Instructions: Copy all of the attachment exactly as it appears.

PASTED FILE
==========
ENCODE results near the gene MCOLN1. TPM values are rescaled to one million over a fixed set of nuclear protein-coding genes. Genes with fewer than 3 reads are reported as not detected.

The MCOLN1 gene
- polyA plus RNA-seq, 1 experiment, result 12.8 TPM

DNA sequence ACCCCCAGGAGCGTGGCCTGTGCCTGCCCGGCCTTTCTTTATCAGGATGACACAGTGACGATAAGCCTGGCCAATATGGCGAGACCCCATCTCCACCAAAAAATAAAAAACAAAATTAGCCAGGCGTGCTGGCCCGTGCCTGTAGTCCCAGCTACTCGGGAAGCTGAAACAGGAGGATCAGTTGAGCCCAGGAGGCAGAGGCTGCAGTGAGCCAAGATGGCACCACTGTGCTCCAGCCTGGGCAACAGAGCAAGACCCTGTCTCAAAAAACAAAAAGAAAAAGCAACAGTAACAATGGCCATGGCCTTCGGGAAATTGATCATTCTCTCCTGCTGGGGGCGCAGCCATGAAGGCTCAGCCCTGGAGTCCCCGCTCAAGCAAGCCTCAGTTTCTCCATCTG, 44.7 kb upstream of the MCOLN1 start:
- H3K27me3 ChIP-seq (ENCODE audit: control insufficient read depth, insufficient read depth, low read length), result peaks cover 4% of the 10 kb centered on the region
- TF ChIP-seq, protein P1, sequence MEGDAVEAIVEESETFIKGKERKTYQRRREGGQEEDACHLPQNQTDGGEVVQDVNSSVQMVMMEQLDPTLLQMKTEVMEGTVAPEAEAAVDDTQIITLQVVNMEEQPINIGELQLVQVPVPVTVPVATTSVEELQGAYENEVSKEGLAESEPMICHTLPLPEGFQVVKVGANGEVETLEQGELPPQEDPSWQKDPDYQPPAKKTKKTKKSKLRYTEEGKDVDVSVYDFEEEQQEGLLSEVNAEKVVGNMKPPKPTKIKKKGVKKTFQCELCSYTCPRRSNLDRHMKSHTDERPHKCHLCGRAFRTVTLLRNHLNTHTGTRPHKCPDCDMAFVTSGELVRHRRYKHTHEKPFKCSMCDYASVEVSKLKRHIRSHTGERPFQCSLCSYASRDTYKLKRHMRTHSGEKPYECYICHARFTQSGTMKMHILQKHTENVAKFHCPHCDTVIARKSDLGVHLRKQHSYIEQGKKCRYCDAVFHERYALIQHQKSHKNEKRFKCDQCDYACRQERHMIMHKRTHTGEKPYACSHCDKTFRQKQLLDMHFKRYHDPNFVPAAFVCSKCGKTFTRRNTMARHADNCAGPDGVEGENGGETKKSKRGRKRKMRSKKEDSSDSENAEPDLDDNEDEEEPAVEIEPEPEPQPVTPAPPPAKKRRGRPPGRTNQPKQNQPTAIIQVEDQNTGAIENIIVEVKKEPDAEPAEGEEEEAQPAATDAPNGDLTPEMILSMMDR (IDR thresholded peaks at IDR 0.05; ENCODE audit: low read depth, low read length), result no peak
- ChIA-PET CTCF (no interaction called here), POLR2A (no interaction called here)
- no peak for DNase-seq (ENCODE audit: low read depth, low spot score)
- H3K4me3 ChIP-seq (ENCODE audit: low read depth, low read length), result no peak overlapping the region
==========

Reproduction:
ENCODE results near the gene MCOLN1. TPM values are rescaled to one million over a fixed set of nuclear protein-coding genes. Genes with fewer than 3 reads are reported as not detected.

The MCOLN1 gene
- polyA plus RNA-seq, 1 experiment, result 12.8 TPM

DNA sequence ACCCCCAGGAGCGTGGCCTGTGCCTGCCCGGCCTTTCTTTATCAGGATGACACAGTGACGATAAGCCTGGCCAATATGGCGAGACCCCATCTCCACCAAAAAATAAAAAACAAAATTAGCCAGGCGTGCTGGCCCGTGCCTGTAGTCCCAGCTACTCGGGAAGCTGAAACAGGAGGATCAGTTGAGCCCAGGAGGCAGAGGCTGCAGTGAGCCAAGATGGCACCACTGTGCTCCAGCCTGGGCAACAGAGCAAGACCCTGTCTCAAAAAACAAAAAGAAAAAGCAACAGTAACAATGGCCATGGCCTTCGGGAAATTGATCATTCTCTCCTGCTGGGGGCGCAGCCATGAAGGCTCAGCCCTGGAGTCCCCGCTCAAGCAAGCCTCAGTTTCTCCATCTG, 44.7 kb upstream of the MCOLN1 start:
- H3K27me3 ChIP-seq (ENCODE audit: control insufficient read depth, insufficient read depth, low read length), result peaks cover 4% of the 10 kb centered on the region
- TF ChIP-seq, protein P1, sequence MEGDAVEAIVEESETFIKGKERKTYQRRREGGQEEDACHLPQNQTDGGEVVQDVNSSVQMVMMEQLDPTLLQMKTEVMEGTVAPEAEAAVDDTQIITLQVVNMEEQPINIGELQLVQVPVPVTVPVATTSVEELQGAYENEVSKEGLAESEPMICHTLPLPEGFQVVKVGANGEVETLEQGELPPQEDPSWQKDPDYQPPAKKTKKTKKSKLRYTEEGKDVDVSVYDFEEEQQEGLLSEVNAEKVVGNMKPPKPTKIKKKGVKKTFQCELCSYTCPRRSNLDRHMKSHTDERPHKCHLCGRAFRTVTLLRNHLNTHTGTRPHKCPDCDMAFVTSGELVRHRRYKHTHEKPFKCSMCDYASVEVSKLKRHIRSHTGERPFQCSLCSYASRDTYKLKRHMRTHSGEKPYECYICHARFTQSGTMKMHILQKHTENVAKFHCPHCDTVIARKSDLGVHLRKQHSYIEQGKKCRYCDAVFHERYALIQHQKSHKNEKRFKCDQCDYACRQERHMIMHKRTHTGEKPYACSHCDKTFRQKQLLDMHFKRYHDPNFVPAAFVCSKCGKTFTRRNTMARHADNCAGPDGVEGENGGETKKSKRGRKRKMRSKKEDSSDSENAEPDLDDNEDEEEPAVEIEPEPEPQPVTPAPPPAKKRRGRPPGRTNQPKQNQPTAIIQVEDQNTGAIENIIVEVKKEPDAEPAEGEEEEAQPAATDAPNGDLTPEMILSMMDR (IDR thresholded peaks at IDR 0.05; ENCODE audit: low read depth, low read length), result no peak
- ChIA-PET CTCF (no interaction called here), POLR2A (no interaction called here)
- no peak for DNase-seq (ENCODE audit: low read depth, low spot score)
- H3K4me3 ChIP-seq (ENCODE audit: low read depth, low read length), result no peak overlapping the region